Report: 1 in 5 people switching grocers choose Aldi
- One out of every five shoppers who recently switched grocery stores are loyal to Aldi, Bloomberg reported, citing a report by Morgan Stanley. According to the firm, the German discount grocer is getting more new shoppers than Costco, Target, Kroger and Amazon.
- The company, which opened its first U.S. location in Iowa more than 40 years ago, is in the midst of a major store expansion and remodeling campaign. Aldi plans to build 700 new nationwide locations — for a total of 2,500 U.S. stores — in the next four years. It's also remodeling stores, introducing dozens of new products and rolling out home delivery nationwide.
- Walmart and Kroger still account for one-third of the grocery market, with Aldi only controlling 2%. However, about half of those market leaders' locations have an Aldi within five miles, according to Morgan Stanley. The $5.3 billion remodel and expansion plan would make Aldi the nation's third-largest grocer by store count.
Aldi is expanding its presence in the U.S. market during a dramatic shake-up in the grocery industry, which could lead to the chain gaining its greatest advantage. Amid mergers and acquisitions, the rise of grocery delivery services, and a push for niche grocers, Aldi sneaked into the mix to offer all of these options — plus discount prices.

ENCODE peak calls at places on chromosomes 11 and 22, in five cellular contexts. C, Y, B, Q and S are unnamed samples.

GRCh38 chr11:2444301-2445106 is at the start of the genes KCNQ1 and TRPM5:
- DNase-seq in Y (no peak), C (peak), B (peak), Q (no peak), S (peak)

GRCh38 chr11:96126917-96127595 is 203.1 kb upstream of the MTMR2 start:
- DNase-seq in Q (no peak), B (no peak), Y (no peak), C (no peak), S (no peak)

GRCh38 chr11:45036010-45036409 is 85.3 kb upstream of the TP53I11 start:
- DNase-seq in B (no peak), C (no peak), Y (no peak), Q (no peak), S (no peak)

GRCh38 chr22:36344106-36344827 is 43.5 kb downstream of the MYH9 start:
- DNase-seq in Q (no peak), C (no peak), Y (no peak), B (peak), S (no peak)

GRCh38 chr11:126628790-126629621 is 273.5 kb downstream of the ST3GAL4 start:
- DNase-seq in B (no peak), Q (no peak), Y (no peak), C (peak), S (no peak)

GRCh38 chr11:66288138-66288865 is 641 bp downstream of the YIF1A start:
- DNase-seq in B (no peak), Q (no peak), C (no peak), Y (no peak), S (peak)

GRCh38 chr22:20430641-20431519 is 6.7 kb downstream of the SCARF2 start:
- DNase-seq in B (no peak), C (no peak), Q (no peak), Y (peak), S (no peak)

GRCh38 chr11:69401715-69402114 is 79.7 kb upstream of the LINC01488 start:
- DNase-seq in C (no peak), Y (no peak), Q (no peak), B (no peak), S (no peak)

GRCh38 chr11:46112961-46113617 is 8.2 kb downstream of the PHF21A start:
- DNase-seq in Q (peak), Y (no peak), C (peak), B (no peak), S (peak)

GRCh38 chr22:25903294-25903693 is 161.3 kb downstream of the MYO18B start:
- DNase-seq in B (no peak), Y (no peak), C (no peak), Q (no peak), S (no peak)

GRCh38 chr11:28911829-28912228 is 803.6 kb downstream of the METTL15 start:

The discounter recently announced plans to increase its product assortment by 20% in every store, as well as add 40% more fresh foods. Stores will include more organic and vegan options — perfectly timed to consumers' growing preference for healthy, all-natural items. This shows Aldi's ability to track shopper demand and make key changes in the midst of its breakneck expansion drive.
Agility to adapt to consumer demands in a short period of time should not be glossed over. Rival European discounter Lidl did not have similar success during its first year in the U.S. Traditional grocers are also under intense pressure to make a shift as shoppers drift towards fresher, more curated selections and store brands.
As grocery price wars rage on, Aldi shoppers may be the least likely to make a change. More than 90% of its products are private label and prices can stay low. Many of these exclusive products have no artificial colors, trans fats or MSG, and its dairy is artificial growth hormone free. Aside from the clean label bonafides, Aldi's products are high quality. In 2017 alone, more than 200 Aldi private label products won awards.
Aldi is also wasting no time in ramping up its e-commerce offerings. The formerly brick-and-mortar-only retailer will have online ordering and delivery through Instacart in more than 5,000 ZIP codes — including 75 major markets — by Thanksgiving. The company is also piloting curbside pickup as an e-commerce option.